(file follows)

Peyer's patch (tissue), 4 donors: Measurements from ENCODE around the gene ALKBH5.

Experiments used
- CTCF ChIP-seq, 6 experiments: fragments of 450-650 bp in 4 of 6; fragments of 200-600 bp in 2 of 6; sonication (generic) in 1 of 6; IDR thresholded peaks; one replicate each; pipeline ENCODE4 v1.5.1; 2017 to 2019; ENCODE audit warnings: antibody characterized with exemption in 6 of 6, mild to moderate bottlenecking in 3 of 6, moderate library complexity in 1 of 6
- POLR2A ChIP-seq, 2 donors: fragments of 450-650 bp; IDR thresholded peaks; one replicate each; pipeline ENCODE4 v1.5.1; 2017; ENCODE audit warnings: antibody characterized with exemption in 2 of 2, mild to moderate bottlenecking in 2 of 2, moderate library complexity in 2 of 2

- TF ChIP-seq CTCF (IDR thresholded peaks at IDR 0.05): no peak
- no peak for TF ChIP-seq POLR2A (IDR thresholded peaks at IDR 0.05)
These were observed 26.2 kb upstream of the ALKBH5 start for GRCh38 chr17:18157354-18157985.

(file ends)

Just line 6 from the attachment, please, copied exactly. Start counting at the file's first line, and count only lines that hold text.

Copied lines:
- no peak for TF ChIP-seq POLR2A (IDR thresholded peaks at IDR 0.05)